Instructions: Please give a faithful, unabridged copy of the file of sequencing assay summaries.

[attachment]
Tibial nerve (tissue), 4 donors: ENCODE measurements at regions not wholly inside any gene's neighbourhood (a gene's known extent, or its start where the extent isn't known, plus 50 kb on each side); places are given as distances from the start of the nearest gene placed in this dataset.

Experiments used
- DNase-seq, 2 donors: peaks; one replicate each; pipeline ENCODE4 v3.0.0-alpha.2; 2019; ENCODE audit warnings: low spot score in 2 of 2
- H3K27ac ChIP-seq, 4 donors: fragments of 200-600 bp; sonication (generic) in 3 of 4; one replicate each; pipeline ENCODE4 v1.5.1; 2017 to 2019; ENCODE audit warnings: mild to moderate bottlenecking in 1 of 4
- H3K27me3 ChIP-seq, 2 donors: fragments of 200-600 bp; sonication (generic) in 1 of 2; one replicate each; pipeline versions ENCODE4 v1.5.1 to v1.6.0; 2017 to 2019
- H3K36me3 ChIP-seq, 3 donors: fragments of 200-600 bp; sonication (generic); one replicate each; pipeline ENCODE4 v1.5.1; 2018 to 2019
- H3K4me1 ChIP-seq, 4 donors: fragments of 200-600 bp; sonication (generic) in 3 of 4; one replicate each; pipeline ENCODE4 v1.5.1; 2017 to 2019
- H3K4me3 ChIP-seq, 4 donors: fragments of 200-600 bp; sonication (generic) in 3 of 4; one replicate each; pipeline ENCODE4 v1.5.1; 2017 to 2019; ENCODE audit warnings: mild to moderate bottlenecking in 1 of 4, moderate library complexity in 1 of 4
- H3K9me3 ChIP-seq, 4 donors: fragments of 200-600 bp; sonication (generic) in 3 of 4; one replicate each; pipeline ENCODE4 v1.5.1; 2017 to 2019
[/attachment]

Tibial nerve (tissue), 4 donors: ENCODE measurements at regions not wholly inside any gene's neighbourhood (a gene's known extent, or its start where the extent isn't known, plus 50 kb on each side); places are given as distances from the start of the nearest gene placed in this dataset.

Experiments used
- DNase-seq, 2 donors: peaks; one replicate each; pipeline ENCODE4 v3.0.0-alpha.2; 2019; ENCODE audit warnings: low spot score in 2 of 2
- H3K27ac ChIP-seq, 4 donors: fragments of 200-600 bp; sonication (generic) in 3 of 4; one replicate each; pipeline ENCODE4 v1.5.1; 2017 to 2019; ENCODE audit warnings: mild to moderate bottlenecking in 1 of 4
- H3K27me3 ChIP-seq, 2 donors: fragments of 200-600 bp; sonication (generic) in 1 of 2; one replicate each; pipeline versions ENCODE4 v1.5.1 to v1.6.0; 2017 to 2019
- H3K36me3 ChIP-seq, 3 donors: fragments of 200-600 bp; sonication (generic); one replicate each; pipeline ENCODE4 v1.5.1; 2018 to 2019
- H3K4me1 ChIP-seq, 4 donors: fragments of 200-600 bp; sonication (generic) in 3 of 4; one replicate each; pipeline ENCODE4 v1.5.1; 2017 to 2019
- H3K4me3 ChIP-seq, 4 donors: fragments of 200-600 bp; sonication (generic) in 3 of 4; one replicate each; pipeline ENCODE4 v1.5.1; 2017 to 2019; ENCODE audit warnings: mild to moderate bottlenecking in 1 of 4, moderate library complexity in 1 of 4
- H3K9me3 ChIP-seq, 4 donors: fragments of 200-600 bp; sonication (generic) in 3 of 4; one replicate each; pipeline ENCODE4 v1.5.1; 2017 to 2019